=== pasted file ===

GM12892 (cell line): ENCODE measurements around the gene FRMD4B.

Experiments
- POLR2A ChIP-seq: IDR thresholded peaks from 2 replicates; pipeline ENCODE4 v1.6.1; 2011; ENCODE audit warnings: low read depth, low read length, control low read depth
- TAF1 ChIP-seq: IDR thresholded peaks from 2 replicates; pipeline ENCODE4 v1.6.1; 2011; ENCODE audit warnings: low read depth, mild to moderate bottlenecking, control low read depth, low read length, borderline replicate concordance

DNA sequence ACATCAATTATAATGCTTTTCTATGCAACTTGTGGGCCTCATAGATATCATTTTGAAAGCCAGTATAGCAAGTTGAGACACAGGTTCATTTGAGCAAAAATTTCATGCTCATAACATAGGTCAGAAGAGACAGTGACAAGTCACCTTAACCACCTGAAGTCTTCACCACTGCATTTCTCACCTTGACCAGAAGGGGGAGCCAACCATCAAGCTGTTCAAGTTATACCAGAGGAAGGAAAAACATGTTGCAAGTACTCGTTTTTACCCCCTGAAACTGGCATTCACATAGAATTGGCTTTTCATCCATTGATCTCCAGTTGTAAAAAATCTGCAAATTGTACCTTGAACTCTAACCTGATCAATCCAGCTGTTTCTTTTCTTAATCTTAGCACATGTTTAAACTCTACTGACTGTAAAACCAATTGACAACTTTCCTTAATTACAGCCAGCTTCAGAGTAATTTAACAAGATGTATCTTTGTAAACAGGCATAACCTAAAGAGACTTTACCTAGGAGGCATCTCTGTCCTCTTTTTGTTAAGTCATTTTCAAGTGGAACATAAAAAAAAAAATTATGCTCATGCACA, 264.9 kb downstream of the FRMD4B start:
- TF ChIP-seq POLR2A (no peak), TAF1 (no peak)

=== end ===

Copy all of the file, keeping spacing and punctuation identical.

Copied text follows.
GM12892 (cell line): ENCODE measurements around the gene FRMD4B.

Experiments
- POLR2A ChIP-seq: IDR thresholded peaks from 2 replicates; pipeline ENCODE4 v1.6.1; 2011; ENCODE audit warnings: low read depth, low read length, control low read depth
- TAF1 ChIP-seq: IDR thresholded peaks from 2 replicates; pipeline ENCODE4 v1.6.1; 2011; ENCODE audit warnings: low read depth, mild to moderate bottlenecking, control low read depth, low read length, borderline replicate concordance

DNA sequence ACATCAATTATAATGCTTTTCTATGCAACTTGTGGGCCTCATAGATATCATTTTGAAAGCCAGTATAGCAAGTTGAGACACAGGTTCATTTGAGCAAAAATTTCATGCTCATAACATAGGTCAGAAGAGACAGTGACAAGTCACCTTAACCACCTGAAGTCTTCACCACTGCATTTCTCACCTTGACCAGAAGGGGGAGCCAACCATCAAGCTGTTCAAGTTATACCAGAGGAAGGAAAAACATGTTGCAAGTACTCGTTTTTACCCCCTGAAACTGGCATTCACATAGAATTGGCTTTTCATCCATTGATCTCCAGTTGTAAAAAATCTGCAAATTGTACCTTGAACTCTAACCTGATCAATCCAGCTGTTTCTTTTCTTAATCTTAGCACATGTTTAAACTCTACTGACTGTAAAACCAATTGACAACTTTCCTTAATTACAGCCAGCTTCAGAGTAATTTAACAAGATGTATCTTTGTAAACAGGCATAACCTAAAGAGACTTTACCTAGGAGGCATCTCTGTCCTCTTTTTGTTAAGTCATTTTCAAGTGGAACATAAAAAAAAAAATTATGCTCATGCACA, 264.9 kb downstream of the FRMD4B start:
- TF ChIP-seq POLR2A (no peak), TAF1 (no peak)